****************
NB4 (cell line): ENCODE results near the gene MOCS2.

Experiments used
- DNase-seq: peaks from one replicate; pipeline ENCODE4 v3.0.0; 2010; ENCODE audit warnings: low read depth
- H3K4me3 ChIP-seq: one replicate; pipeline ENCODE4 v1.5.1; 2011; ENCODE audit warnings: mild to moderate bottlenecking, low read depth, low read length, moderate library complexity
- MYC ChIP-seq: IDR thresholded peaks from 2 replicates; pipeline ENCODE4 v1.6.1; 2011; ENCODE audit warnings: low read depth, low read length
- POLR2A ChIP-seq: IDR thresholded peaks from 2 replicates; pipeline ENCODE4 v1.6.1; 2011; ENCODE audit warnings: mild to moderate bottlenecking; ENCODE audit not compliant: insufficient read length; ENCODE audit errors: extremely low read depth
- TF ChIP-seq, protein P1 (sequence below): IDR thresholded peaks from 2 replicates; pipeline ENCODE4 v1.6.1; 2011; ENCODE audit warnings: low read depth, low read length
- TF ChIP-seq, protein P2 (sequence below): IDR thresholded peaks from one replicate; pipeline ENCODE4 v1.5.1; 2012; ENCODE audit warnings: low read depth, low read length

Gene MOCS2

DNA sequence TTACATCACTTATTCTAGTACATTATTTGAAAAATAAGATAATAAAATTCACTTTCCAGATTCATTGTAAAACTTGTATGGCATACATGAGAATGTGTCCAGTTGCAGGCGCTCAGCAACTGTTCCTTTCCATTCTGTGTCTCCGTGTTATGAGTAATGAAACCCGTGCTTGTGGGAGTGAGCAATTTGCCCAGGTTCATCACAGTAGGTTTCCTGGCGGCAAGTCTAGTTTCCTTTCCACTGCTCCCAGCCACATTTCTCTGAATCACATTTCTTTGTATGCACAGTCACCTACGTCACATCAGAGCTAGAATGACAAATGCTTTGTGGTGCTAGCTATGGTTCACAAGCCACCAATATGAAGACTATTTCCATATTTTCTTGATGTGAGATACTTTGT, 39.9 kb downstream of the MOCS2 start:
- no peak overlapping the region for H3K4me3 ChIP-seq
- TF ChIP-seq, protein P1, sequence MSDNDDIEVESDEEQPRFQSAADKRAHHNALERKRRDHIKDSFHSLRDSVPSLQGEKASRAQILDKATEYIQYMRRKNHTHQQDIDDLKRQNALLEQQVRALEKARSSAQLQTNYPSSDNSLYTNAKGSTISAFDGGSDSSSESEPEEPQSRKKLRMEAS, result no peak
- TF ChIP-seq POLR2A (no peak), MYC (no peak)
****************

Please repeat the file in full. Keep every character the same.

NB4 (cell line): ENCODE results near the gene MOCS2.

Experiments used
- DNase-seq: peaks from one replicate; pipeline ENCODE4 v3.0.0; 2010; ENCODE audit warnings: low read depth
- H3K4me3 ChIP-seq: one replicate; pipeline ENCODE4 v1.5.1; 2011; ENCODE audit warnings: mild to moderate bottlenecking, low read depth, low read length, moderate library complexity
- MYC ChIP-seq: IDR thresholded peaks from 2 replicates; pipeline ENCODE4 v1.6.1; 2011; ENCODE audit warnings: low read depth, low read length
- POLR2A ChIP-seq: IDR thresholded peaks from 2 replicates; pipeline ENCODE4 v1.6.1; 2011; ENCODE audit warnings: mild to moderate bottlenecking; ENCODE audit not compliant: insufficient read length; ENCODE audit errors: extremely low read depth
- TF ChIP-seq, protein P1 (sequence below): IDR thresholded peaks from 2 replicates; pipeline ENCODE4 v1.6.1; 2011; ENCODE audit warnings: low read depth, low read length
- TF ChIP-seq, protein P2 (sequence below): IDR thresholded peaks from one replicate; pipeline ENCODE4 v1.5.1; 2012; ENCODE audit warnings: low read depth, low read length

Gene MOCS2

DNA sequence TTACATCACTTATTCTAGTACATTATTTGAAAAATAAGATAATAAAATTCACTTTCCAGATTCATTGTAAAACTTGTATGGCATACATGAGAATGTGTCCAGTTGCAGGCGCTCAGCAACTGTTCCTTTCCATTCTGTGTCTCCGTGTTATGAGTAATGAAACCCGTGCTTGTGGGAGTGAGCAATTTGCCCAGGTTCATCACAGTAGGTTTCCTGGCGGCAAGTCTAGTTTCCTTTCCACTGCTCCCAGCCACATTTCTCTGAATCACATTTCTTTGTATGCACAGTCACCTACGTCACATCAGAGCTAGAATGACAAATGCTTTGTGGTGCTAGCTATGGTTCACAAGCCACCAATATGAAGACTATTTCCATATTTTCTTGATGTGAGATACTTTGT, 39.9 kb downstream of the MOCS2 start:
- no peak overlapping the region for H3K4me3 ChIP-seq
- TF ChIP-seq, protein P1, sequence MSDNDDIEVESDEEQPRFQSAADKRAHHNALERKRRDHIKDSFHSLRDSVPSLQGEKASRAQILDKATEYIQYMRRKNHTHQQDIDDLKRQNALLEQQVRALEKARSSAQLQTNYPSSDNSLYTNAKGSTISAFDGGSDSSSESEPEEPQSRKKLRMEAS, result no peak
- TF ChIP-seq POLR2A (no peak), MYC (no peak)